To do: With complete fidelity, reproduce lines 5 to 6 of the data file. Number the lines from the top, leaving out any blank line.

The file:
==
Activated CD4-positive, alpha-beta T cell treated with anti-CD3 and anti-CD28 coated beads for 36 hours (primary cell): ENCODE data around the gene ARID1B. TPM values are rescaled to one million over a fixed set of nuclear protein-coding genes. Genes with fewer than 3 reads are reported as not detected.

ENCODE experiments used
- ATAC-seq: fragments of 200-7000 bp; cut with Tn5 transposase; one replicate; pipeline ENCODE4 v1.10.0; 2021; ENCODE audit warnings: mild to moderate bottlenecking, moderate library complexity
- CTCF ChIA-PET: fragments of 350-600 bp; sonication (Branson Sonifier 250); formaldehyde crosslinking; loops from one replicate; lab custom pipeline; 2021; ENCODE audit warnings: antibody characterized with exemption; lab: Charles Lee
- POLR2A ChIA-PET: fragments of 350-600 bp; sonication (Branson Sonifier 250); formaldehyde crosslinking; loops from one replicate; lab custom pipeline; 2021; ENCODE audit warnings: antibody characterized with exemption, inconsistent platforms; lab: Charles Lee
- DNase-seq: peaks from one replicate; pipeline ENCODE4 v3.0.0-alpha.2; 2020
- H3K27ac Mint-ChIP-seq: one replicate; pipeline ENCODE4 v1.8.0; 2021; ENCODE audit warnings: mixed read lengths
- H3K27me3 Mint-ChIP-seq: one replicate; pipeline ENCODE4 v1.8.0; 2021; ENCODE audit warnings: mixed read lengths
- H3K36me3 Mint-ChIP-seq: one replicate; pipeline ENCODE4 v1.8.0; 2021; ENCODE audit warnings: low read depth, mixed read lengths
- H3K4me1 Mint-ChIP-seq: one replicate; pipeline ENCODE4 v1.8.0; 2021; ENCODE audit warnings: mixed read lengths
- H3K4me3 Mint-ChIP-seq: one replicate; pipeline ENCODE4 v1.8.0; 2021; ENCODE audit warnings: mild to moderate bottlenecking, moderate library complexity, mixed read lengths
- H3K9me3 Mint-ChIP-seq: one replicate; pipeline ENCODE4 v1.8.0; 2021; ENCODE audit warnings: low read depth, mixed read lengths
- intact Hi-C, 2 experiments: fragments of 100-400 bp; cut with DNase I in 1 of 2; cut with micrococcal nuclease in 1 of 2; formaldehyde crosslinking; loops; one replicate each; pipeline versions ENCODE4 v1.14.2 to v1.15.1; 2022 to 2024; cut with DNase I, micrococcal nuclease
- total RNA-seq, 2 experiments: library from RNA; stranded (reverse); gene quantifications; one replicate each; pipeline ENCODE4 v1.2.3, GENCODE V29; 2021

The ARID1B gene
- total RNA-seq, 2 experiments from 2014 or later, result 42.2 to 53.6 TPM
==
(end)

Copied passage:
- POLR2A ChIA-PET: fragments of 350-600 bp; sonication (Branson Sonifier 250); formaldehyde crosslinking; loops from one replicate; lab custom pipeline; 2021; ENCODE audit warnings: antibody characterized with exemption, inconsistent platforms; lab: Charles Lee
- DNase-seq: peaks from one replicate; pipeline ENCODE4 v3.0.0-alpha.2; 2020